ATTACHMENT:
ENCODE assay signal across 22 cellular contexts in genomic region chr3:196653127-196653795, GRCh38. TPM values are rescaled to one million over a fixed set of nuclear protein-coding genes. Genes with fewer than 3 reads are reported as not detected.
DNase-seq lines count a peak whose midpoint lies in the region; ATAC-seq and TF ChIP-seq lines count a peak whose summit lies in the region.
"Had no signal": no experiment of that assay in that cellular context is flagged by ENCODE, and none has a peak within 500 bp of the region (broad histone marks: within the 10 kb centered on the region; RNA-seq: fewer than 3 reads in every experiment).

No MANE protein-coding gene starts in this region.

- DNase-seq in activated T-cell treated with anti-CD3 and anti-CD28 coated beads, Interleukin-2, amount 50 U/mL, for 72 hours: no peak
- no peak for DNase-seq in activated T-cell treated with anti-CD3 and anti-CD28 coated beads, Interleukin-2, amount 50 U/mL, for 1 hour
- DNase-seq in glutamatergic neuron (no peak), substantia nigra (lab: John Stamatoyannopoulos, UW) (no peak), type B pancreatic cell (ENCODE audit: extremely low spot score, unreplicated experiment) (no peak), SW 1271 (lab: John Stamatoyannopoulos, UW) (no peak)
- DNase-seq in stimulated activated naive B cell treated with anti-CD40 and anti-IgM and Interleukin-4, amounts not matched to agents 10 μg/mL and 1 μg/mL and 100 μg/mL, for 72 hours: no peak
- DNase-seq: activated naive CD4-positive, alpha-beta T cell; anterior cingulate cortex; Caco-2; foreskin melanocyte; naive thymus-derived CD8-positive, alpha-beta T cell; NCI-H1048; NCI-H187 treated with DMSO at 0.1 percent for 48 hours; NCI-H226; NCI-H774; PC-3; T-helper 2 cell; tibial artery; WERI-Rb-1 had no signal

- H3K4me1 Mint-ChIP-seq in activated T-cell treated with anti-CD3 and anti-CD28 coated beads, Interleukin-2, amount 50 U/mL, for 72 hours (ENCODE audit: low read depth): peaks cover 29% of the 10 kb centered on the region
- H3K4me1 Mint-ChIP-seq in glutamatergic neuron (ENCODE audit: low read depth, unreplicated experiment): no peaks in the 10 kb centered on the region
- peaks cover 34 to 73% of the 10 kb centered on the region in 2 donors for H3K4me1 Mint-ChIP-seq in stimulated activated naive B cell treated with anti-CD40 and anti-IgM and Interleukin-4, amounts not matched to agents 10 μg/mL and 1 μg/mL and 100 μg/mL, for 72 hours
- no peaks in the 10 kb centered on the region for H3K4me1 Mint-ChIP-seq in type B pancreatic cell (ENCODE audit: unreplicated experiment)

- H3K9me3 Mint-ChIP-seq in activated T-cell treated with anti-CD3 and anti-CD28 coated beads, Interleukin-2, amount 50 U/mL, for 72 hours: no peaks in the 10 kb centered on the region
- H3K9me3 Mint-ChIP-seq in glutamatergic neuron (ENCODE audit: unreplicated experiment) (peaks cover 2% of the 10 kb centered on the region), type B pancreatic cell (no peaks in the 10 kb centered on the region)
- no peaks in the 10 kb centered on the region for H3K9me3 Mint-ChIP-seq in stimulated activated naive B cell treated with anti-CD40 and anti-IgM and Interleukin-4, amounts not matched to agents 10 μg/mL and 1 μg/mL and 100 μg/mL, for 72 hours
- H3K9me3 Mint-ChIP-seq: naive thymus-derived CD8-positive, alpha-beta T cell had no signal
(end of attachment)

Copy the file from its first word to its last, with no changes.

ENCODE assay signal across 22 cellular contexts in genomic region chr3:196653127-196653795, GRCh38. TPM values are rescaled to one million over a fixed set of nuclear protein-coding genes. Genes with fewer than 3 reads are reported as not detected.
DNase-seq lines count a peak whose midpoint lies in the region; ATAC-seq and TF ChIP-seq lines count a peak whose summit lies in the region.
"Had no signal": no experiment of that assay in that cellular context is flagged by ENCODE, and none has a peak within 500 bp of the region (broad histone marks: within the 10 kb centered on the region; RNA-seq: fewer than 3 reads in every experiment).

No MANE protein-coding gene starts in this region.

- DNase-seq in activated T-cell treated with anti-CD3 and anti-CD28 coated beads, Interleukin-2, amount 50 U/mL, for 72 hours: no peak
- no peak for DNase-seq in activated T-cell treated with anti-CD3 and anti-CD28 coated beads, Interleukin-2, amount 50 U/mL, for 1 hour
- DNase-seq in glutamatergic neuron (no peak), substantia nigra (lab: John Stamatoyannopoulos, UW) (no peak), type B pancreatic cell (ENCODE audit: extremely low spot score, unreplicated experiment) (no peak), SW 1271 (lab: John Stamatoyannopoulos, UW) (no peak)
- DNase-seq in stimulated activated naive B cell treated with anti-CD40 and anti-IgM and Interleukin-4, amounts not matched to agents 10 μg/mL and 1 μg/mL and 100 μg/mL, for 72 hours: no peak
- DNase-seq: activated naive CD4-positive, alpha-beta T cell; anterior cingulate cortex; Caco-2; foreskin melanocyte; naive thymus-derived CD8-positive, alpha-beta T cell; NCI-H1048; NCI-H187 treated with DMSO at 0.1 percent for 48 hours; NCI-H226; NCI-H774; PC-3; T-helper 2 cell; tibial artery; WERI-Rb-1 had no signal

- H3K4me1 Mint-ChIP-seq in activated T-cell treated with anti-CD3 and anti-CD28 coated beads, Interleukin-2, amount 50 U/mL, for 72 hours (ENCODE audit: low read depth): peaks cover 29% of the 10 kb centered on the region
- H3K4me1 Mint-ChIP-seq in glutamatergic neuron (ENCODE audit: low read depth, unreplicated experiment): no peaks in the 10 kb centered on the region
- peaks cover 34 to 73% of the 10 kb centered on the region in 2 donors for H3K4me1 Mint-ChIP-seq in stimulated activated naive B cell treated with anti-CD40 and anti-IgM and Interleukin-4, amounts not matched to agents 10 μg/mL and 1 μg/mL and 100 μg/mL, for 72 hours
- no peaks in the 10 kb centered on the region for H3K4me1 Mint-ChIP-seq in type B pancreatic cell (ENCODE audit: unreplicated experiment)

- H3K9me3 Mint-ChIP-seq in activated T-cell treated with anti-CD3 and anti-CD28 coated beads, Interleukin-2, amount 50 U/mL, for 72 hours: no peaks in the 10 kb centered on the region
- H3K9me3 Mint-ChIP-seq in glutamatergic neuron (ENCODE audit: unreplicated experiment) (peaks cover 2% of the 10 kb centered on the region), type B pancreatic cell (no peaks in the 10 kb centered on the region)
- no peaks in the 10 kb centered on the region for H3K9me3 Mint-ChIP-seq in stimulated activated naive B cell treated with anti-CD40 and anti-IgM and Interleukin-4, amounts not matched to agents 10 μg/mL and 1 μg/mL and 100 μg/mL, for 72 hours
- H3K9me3 Mint-ChIP-seq: naive thymus-derived CD8-positive, alpha-beta T cell had no signal